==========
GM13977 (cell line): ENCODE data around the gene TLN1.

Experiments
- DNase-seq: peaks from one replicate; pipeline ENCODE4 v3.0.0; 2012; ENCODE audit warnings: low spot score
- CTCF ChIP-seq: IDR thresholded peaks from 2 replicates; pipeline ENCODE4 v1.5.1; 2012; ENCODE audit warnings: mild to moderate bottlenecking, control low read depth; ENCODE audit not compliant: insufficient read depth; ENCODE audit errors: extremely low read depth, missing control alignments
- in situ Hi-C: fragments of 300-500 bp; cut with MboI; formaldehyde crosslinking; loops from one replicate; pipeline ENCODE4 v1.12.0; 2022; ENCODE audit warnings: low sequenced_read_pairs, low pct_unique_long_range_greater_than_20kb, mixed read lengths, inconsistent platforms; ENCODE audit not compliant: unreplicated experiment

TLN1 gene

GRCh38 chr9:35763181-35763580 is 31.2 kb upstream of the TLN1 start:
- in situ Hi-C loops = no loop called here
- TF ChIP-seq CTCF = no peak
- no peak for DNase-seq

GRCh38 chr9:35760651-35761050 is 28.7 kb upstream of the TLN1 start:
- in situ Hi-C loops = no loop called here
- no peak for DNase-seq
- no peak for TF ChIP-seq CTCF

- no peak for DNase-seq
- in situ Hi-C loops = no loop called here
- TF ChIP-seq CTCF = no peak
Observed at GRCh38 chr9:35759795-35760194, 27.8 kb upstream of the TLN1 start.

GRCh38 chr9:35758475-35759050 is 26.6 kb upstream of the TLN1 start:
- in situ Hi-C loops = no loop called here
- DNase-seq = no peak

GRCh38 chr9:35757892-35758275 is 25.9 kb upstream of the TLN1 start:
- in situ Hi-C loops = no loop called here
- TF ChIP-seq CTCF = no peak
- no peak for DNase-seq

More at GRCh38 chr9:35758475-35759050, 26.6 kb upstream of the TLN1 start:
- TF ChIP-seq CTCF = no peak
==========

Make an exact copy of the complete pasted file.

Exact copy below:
GM13977 (cell line): ENCODE data around the gene TLN1.

Experiments
- DNase-seq: peaks from one replicate; pipeline ENCODE4 v3.0.0; 2012; ENCODE audit warnings: low spot score
- CTCF ChIP-seq: IDR thresholded peaks from 2 replicates; pipeline ENCODE4 v1.5.1; 2012; ENCODE audit warnings: mild to moderate bottlenecking, control low read depth; ENCODE audit not compliant: insufficient read depth; ENCODE audit errors: extremely low read depth, missing control alignments
- in situ Hi-C: fragments of 300-500 bp; cut with MboI; formaldehyde crosslinking; loops from one replicate; pipeline ENCODE4 v1.12.0; 2022; ENCODE audit warnings: low sequenced_read_pairs, low pct_unique_long_range_greater_than_20kb, mixed read lengths, inconsistent platforms; ENCODE audit not compliant: unreplicated experiment

TLN1 gene

GRCh38 chr9:35763181-35763580 is 31.2 kb upstream of the TLN1 start:
- in situ Hi-C loops = no loop called here
- TF ChIP-seq CTCF = no peak
- no peak for DNase-seq

GRCh38 chr9:35760651-35761050 is 28.7 kb upstream of the TLN1 start:
- in situ Hi-C loops = no loop called here
- no peak for DNase-seq
- no peak for TF ChIP-seq CTCF

- no peak for DNase-seq
- in situ Hi-C loops = no loop called here
- TF ChIP-seq CTCF = no peak
Observed at GRCh38 chr9:35759795-35760194, 27.8 kb upstream of the TLN1 start.

GRCh38 chr9:35758475-35759050 is 26.6 kb upstream of the TLN1 start:
- in situ Hi-C loops = no loop called here
- DNase-seq = no peak

GRCh38 chr9:35757892-35758275 is 25.9 kb upstream of the TLN1 start:
- in situ Hi-C loops = no loop called here
- TF ChIP-seq CTCF = no peak
- no peak for DNase-seq

More at GRCh38 chr9:35758475-35759050, 26.6 kb upstream of the TLN1 start:
- TF ChIP-seq CTCF = no peak